Cain graduated from Morehouse College with a B.S. in Mathematics in 1967 and then went to work as a civilian mathematician for the U.S. Navy, during which he earned a Master’s Degree in Computer Science from Purdue University in 1971.  After getting his Masters, he went to work as a business analyst for Coca Cola and then Pillsbury.  He left an executive suite with Pillsbury to assume regional management of 450 Burger Kings, which was a Pillsbury subsidiary.  His success with those Burger Kings resulted in a transfer to manage all of Godfather’s Pizza, a struggling Pillsbury subsidiary.  After a few successful years with Godfather’s, he and some other private investors bought the company from Pillsbury.

Cain resigned from Godfather’s in 1996 to become CEO of the National Restaurant Association, (the NRA is a trade and lobby group), with which he worked extensively as the CEO of Godfather’s, including vigorous opposition to Clinton’s proposed universal health coverage – HillaryCare.  I can’t find any explanation for Cain’s move from Godfathers to the NRA, but the move might suggest that he had become more interested in public policy than in business.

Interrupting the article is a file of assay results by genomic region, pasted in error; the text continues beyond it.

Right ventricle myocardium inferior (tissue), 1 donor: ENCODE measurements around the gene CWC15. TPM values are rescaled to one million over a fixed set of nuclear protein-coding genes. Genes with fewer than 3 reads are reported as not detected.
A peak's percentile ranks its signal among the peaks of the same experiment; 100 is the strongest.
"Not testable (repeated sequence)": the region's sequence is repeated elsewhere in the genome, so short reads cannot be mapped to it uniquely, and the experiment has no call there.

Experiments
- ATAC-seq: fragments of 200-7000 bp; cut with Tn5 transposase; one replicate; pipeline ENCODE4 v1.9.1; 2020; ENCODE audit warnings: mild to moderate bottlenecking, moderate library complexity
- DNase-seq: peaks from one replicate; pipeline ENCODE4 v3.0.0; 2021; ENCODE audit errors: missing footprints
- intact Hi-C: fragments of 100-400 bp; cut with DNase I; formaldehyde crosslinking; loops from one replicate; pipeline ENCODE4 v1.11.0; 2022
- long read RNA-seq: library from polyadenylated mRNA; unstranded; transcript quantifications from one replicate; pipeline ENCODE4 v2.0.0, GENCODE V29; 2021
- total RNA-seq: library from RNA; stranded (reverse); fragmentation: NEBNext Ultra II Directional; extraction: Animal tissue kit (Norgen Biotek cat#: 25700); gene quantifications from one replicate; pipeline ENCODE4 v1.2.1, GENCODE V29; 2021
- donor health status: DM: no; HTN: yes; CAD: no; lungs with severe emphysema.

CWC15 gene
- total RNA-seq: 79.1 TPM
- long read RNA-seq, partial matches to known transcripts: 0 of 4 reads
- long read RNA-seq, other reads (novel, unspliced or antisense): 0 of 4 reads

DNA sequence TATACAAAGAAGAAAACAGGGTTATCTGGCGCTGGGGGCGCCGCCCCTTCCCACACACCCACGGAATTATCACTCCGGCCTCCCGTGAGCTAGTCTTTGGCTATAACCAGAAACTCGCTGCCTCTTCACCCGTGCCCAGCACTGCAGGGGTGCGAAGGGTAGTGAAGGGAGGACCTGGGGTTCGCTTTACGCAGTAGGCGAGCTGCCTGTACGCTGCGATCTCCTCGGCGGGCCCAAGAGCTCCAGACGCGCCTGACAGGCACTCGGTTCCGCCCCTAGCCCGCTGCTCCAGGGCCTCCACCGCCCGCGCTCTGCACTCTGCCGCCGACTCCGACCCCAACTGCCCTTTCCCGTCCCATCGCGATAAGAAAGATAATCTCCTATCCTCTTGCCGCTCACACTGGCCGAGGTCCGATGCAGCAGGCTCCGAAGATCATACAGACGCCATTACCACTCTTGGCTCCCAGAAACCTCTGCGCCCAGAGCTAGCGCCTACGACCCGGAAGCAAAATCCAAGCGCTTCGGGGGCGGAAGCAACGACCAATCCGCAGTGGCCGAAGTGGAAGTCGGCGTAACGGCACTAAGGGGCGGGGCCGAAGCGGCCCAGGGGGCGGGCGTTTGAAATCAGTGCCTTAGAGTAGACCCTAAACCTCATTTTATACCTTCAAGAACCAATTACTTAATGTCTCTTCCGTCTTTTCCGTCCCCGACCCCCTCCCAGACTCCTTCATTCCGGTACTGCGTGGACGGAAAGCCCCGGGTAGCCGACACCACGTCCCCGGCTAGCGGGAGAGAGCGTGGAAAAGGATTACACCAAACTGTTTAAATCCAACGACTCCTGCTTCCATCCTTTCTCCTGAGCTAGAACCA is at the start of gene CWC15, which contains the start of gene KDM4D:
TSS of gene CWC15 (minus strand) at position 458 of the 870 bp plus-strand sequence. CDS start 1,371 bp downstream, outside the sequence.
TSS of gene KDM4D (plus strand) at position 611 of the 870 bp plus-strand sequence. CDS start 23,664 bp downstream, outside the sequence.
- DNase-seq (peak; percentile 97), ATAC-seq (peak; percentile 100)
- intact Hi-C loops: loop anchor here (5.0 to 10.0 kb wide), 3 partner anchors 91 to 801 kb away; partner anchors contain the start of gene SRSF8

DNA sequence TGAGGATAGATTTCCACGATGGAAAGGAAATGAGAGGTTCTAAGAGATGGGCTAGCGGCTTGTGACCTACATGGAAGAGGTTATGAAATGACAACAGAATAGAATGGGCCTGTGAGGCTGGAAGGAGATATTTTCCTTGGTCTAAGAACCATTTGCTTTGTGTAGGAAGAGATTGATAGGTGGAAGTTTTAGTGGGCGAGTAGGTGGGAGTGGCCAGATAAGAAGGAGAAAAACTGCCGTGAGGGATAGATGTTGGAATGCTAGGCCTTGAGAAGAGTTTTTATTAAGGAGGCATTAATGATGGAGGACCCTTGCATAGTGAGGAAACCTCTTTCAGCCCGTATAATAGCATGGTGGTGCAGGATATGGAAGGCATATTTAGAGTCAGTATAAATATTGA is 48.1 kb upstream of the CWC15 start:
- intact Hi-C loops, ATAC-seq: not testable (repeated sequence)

After a short stay with the NRA, Cain started a full-time career in radio broadcasting, speaking, and writing.  He also ran for President in 2000 and for the U.S. Senate from Georgia in 2004, losing in the primary.

Cain is married, with kids and grandkids, and serves as an Associate Pastor in a Baptist Church.  If all of this seems like a Horatio Alger story, that would be accurate.  As a matter of fact, Cain has received a Horatio Alger award.

But, ironically, Cain’s story darkens a bit when you introduce the subject of religion.  According to Wikipedia, he has had some trouble relating to Muslims: